The Glendale city council held its vote last night on the two competing lease proposals by prospective owners of the Phoenix Coyotes, and the result was a dramatic one: The council unanimously approved the bid of Chicago White Sox owner Jerry Reinsdorf, while rejecting by a 5-1 vote the proposal by Ice Edge Holdings.
Reinsdorf is still a long way from taking control of the bankrupt, league-owned hockey franchise, however. Last night’s votes were technically just on “memorandums of understanding”; an actual lease still has to be drawn up and approved by the council and Reinsdorf. The NHL also needs to agree on a sale price with Reinsdorf, who will be helped out by a promise of $65 million in taxpayer dollars that he can use toward the team’s purchase price. (He’d also receive up to $100 million in public money over the next five years to cover losses, and be guaranteed a set sale price if he then decided to bail on the team. However, he would not get a pony.)
So the big question is: Why? I’m 2,000 miles from Phoenix, and the press coverage has been singularly mute on any reasons the council may have given for its blessing of the Reinsdorf bid. (The Arizona Republic, the state’s paper of record, only managed to run eleven sentences on the council vote.) An AP story gave one hint, reporting that “vice mayor Manny Martinez questioned whether Ice Edge actually had the capital available,” something we’ve heard concerns about before. Or there’s always the Phoenix New Times’ conspiracy theory, which is that Glendale City Manager Ed Beasley is steering the process to Reinsdorf to help out Beasley’s friend (and Reinsdorf’s arena lobbyist), former state legislator and ex-weatherman (no, not that kind) John Kaites.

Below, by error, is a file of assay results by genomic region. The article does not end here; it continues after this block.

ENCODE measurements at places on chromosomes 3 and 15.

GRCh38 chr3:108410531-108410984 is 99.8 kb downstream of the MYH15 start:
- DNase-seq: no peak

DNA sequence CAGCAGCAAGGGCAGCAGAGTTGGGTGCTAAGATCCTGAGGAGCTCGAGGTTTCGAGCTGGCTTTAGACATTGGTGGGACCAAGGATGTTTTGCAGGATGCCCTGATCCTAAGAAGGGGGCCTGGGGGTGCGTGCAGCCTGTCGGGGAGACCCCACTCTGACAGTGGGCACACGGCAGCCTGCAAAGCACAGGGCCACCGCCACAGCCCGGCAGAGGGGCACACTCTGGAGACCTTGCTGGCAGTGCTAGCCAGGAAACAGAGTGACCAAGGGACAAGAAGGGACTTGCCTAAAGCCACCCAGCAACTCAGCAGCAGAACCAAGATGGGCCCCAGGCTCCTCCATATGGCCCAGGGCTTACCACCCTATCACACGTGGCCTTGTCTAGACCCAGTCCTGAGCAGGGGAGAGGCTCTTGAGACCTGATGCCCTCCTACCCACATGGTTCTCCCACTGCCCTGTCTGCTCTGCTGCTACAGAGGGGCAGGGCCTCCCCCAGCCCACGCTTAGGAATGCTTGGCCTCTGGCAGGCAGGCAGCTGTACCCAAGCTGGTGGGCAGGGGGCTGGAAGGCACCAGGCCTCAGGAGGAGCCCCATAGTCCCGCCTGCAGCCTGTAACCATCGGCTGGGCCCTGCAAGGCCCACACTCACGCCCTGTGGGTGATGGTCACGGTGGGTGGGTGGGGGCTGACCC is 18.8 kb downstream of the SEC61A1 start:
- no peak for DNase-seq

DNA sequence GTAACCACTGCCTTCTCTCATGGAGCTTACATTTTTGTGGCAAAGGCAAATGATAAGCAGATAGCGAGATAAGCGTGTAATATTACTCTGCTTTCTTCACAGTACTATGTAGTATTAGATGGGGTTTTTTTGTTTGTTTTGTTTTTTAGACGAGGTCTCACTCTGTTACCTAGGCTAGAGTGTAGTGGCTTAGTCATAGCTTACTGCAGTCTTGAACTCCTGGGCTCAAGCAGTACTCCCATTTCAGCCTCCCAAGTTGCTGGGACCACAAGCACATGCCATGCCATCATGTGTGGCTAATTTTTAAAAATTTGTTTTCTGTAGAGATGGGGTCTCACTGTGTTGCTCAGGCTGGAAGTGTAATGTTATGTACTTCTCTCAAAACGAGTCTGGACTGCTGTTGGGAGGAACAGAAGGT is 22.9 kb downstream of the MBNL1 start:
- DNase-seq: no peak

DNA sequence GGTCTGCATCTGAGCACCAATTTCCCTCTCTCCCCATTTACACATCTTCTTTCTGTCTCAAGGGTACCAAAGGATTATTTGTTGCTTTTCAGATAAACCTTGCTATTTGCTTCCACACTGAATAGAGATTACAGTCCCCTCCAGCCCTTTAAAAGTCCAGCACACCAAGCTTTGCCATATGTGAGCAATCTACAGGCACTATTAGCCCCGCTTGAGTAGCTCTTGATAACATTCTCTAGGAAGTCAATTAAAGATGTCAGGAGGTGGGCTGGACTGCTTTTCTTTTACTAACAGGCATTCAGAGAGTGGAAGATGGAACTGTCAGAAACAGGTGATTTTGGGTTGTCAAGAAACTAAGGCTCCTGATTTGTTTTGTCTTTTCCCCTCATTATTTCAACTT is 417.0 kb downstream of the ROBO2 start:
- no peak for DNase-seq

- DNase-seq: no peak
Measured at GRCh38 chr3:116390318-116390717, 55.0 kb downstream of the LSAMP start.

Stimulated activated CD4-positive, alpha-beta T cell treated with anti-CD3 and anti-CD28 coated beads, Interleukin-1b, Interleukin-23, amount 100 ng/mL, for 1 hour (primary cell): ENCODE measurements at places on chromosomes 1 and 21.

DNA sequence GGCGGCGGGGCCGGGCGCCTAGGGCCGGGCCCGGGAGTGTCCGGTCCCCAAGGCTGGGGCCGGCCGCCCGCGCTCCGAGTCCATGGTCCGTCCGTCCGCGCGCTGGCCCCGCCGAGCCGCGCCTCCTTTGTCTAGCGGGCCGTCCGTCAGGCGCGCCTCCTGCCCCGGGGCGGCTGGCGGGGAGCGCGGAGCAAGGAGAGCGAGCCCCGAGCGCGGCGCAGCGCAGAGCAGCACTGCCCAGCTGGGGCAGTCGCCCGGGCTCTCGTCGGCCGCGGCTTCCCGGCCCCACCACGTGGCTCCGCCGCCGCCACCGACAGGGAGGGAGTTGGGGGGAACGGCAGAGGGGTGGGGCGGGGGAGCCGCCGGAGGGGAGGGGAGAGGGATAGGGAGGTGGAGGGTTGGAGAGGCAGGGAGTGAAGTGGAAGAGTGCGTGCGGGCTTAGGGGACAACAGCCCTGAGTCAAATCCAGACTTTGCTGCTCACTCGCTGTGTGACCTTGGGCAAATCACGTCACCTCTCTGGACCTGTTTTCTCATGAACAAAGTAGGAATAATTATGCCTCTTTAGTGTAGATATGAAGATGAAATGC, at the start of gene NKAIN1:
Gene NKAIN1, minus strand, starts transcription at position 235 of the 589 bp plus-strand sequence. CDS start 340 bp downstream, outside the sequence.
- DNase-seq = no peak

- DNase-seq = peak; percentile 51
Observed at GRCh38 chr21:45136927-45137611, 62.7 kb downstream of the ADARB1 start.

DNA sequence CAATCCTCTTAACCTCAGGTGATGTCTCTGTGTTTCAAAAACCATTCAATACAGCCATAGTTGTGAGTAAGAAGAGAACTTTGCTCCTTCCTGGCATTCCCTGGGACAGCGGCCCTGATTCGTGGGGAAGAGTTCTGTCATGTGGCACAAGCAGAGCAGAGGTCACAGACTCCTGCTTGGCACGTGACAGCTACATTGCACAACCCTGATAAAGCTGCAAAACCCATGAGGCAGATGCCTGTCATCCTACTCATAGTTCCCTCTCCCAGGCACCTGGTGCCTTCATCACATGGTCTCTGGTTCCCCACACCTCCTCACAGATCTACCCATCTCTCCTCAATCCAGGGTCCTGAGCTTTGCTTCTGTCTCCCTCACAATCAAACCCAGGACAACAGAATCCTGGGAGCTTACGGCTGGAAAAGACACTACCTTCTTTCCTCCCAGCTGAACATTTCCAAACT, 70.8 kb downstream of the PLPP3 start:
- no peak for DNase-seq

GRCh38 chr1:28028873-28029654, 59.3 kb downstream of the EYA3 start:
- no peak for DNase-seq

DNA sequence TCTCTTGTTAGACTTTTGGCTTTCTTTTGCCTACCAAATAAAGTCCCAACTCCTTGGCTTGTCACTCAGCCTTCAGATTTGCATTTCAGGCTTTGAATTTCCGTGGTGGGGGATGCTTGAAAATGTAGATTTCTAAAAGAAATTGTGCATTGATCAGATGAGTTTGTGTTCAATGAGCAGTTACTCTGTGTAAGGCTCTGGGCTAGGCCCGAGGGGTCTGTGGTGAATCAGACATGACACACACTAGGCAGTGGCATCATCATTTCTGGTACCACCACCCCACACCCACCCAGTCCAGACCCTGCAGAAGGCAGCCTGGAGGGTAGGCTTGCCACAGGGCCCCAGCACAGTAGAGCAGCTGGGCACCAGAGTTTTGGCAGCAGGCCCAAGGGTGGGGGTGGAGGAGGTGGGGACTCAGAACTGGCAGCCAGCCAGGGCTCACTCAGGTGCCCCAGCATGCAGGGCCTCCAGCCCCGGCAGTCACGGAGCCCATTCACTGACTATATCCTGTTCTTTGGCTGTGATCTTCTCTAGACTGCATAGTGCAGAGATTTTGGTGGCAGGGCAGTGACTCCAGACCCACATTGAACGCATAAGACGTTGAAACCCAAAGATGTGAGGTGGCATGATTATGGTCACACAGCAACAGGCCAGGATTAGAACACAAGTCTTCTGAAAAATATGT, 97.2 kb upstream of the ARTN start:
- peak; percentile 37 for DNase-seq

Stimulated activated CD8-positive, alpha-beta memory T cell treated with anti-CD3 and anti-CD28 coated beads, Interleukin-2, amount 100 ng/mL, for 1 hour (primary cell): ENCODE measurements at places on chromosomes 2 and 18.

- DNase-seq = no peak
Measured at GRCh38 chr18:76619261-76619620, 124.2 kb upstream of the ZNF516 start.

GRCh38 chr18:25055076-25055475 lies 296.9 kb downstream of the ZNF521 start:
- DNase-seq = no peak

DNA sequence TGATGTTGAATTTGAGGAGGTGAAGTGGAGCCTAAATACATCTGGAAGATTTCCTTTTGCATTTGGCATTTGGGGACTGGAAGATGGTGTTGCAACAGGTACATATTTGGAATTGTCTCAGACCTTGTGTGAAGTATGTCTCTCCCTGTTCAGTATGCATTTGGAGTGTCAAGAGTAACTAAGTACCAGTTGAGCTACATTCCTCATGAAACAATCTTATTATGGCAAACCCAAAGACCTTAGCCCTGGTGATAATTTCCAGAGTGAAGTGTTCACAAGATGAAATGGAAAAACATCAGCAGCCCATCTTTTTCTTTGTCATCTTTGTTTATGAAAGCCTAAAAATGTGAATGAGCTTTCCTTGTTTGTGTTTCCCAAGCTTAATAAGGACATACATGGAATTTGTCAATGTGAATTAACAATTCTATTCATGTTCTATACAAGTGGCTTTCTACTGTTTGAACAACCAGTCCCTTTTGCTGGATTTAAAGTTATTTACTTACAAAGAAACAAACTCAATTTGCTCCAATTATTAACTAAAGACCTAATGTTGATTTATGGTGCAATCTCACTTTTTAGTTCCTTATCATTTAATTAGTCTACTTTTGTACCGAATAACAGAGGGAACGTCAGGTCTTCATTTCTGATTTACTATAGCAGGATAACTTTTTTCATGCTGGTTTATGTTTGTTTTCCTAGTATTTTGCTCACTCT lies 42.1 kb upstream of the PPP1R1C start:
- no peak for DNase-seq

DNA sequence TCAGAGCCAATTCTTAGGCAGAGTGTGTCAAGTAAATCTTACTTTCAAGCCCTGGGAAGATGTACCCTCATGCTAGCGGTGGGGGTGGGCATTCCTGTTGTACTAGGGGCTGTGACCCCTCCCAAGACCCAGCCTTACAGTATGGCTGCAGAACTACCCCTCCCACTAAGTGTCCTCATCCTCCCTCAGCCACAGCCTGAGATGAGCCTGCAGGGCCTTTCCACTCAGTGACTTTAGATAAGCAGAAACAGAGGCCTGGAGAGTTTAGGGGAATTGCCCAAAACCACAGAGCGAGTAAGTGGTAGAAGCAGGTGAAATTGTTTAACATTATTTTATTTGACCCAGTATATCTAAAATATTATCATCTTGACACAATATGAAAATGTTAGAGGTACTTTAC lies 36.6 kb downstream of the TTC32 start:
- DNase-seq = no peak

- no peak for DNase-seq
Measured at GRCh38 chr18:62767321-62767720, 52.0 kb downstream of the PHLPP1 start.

In any case, even if the NHL and the council sign off on Reinsdorf’s purchase, it will still likely face additional legal hurdles. The conservative Goldwater Institute (yes, named for that Goldwater) has already threatened to sue to block the deal, under state laws requiring a public benefit from any subsidy agreements. Goldwater lawyer Carrie Ann Sitren told the Globe and Mail that Reinsdorf “really seems to have insulated himself completely from any financial liability,” noting that Reinsdorf will have operating losses covered by the public for five years, after which he’s free to sell the team or move it. Sitren indicated that any suit would likely come after a lease deal is finalized, which likely won’t happen until the NHL approves the team’s sale to Reinsdorf, which is expected (but not required) by the end of June.
The only thing for sure right now, then, is no home games in Saskatoon for the Coyotes. Not until 2015, anyway.